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Assets from the Rick Thorne UNLEASHED Podcast E132

Rick Thorne | Unleashed

May 302022

Monster Energy is proud to welcome BMX pioneer and punk rock legend Rick Thorne on Episode 32 of UNLEASHED. This latest one-hour episode features the lifestyle icon also known as ‘The Biker in Black’. Recorded inside Monster Energy headquarters in Corona, California, the podcast gets into the unique career of the 52-year-old from Kansas City, Missouri, who’s seen the evolution of freestyle BMX first-hand as one of its trailblazers and style icons.

“I was the first bike rider in BMX to be tattooed, to wear all black, to have that look. I wanted to create my own nickname and own logo and my own image that I built over the years. The tattoos are all reminders of my life, and my story, and who I am. I wanted people to know who I was. I want people to remember what I’m doing because I want to leave a positive impact,” said Thorne.

Rick Thorne requires no introduction in BMX circles. Still riding hard at the age of 52, Thorne pushed the evolution of BMX riding as part of the elite Hoffmann Bikes team in the 1990s. At a time when pro BMXers were clean-cut athletes in race jerseys, Thorne earned the nickname ‘The Biker in Black’ by injecting a heavy dose of punk rock attitude and tattoo style. The multi-talent has appeared in blockbuster movies like ‘Mall Cop’ and ‘XXX’, hosted action sports TV programs, and today tours as a musician and stand-up comedian.


Growing up in the Midwest, Thorne discovered BMX at the age of 12 back in 1982 when the sport was still in its infancy. The local scene: Non-existent. But Thorne’s spirit for making things happen: Limitless from day one. “It was just being in the streets with your friends. Doing wheelies, jumping curbs,” said Thorne. “We started racing but then we were doing tricks in the parking lot. I wanted to be a freestyler because I didn’t have that race mentality… I wanted to express myself more.”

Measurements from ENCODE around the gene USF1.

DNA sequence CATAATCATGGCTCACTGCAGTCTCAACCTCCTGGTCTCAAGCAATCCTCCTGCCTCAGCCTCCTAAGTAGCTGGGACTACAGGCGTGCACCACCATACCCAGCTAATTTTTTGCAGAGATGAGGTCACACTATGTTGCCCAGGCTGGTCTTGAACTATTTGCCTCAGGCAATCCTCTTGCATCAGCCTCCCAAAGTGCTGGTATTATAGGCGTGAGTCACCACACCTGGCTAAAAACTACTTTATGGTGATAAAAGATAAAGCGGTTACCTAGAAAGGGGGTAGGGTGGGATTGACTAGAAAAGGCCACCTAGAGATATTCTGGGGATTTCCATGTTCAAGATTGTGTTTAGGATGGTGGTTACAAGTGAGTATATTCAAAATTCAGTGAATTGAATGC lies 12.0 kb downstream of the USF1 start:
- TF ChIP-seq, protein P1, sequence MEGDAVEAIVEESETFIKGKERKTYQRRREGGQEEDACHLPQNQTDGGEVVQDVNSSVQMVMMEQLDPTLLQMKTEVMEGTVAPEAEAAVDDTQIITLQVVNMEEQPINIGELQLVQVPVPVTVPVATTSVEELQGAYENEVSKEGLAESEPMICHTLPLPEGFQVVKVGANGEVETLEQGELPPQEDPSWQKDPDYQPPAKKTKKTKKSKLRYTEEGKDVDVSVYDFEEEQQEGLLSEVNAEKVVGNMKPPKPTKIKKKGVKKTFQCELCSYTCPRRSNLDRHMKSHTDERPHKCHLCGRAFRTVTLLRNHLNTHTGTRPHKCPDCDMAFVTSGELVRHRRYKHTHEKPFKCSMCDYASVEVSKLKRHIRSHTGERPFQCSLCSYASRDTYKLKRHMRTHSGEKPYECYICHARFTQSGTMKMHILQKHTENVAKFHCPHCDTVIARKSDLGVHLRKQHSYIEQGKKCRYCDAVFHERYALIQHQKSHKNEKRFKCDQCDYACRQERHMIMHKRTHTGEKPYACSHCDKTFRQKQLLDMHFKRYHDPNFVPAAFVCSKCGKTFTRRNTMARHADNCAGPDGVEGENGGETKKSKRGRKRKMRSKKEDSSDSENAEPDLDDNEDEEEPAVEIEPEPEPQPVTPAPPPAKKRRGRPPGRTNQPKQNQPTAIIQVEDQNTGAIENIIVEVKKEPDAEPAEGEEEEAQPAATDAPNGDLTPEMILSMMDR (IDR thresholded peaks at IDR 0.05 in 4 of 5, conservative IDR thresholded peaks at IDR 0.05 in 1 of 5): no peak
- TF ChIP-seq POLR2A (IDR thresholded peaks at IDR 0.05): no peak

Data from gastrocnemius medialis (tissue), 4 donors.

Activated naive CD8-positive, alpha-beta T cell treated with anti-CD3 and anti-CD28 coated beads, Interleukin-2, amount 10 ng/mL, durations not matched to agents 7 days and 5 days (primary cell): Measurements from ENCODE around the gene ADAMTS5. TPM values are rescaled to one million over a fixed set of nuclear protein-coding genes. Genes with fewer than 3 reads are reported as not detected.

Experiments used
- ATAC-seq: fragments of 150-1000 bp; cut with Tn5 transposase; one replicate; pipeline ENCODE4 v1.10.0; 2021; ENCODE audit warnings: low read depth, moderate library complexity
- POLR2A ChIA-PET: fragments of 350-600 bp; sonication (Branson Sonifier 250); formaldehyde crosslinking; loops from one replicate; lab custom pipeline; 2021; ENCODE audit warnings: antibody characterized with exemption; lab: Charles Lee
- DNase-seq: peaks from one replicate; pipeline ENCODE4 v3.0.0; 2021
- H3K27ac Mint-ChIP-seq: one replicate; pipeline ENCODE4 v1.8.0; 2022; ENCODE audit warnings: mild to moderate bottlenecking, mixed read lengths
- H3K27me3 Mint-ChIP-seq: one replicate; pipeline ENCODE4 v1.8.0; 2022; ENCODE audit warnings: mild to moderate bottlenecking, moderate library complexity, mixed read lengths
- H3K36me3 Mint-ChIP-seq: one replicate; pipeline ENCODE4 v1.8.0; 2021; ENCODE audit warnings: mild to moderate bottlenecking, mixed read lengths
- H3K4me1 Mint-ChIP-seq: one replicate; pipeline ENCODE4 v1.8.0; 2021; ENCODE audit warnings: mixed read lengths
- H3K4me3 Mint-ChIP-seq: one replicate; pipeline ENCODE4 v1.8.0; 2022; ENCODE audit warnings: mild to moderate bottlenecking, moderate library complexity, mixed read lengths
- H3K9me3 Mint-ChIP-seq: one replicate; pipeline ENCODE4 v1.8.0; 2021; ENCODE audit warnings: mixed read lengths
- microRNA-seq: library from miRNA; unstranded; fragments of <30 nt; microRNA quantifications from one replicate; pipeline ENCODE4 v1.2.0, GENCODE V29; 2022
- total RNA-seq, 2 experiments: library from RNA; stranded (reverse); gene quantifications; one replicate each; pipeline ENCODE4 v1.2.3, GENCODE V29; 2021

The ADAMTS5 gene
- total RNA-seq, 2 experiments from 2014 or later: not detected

“I give racing all the respect in the world, but it wasn’t my thing,” said Thorne. “Freestyle was new, and it wasn’t developed yet. I just wanted to be part of something new and liked doing tricks more.” As freestyle BMX riding evolved, the teenager found his penchant for vertical tricks on halfpipe. Plus, he soon developed the consistency to drop tricks like 540s, backflips, and can-cans at will. This earned him sponsorship by A-list bike brands and his first full-page photo in a BMX magazine in 1991. “I liked competing, because it pushes me to learn tricks,” said Thorne on the episode, while pointing out that his approach to BMX has always been all-encompassing, including competitions just as much as trick progression and video parts.


Aside from his expansive bag of tricks, what set Thorne apart were early on were his punk-rock-inspired look and tattoos that earned him a reputation as ‘The Biker in Black’. “I always liked black. I always thought it looked cool. Did you ever see Elvis Presley in the ’68 comeback special? Black leather suit! I thought he looked cool and tough.” Ultimately, during a heavy period of listening to Johnny Cash, Thorne realized: “He’s the Man in Black. I’m the Biker in Black!”


Nevertheless, Thorne backed up the flair and attitude with skills on his bike, touring the world doing demos alongside skateboard icon Tony Hawk in the early 1990s and ultimately turning pro for Hoffmann Bikes, the elite team founded by legend Matt Hofmann. Thorne was still bussing tables to make ends meet when the mid-1990s brought new popularity to action sports, including televised events and concert series. “It was an exciting time with all these things happening like Warped Tour and X Games,” said Thorne, who became able to make a living from BMX riding as more sponsors and money entered the sport.


As a cultural ambassador, Thorne has hosted the Tony Hawk’s Boom Boom Huck Jam tour of action sports spectacles in the early 2000s and worked as television broadcast host for the likes of ESPN and Fuel TV. Today, the born entertainer hosts his own comedy show, Stay Rad. He can also be found touring with his punk rock band, Good Guys in Black. “I felt like I needed a voice beyond bike riding and be able to express myself. It was always a dream to learn how to make music and play music. It’s been a rad road. Music is like riding, you always keep developing your style,” said Thorne who shared shows with legends such as Suicidal Tendencies and Pennywise.


Throughout all his different creative pursuits, Thorne names BMX as the central driving force to keep him going: “You need to find that place in your life where you can get away from everything, clear your mind, and get creative. I get ideas for tricks and songs and whatever, by riding down the street.”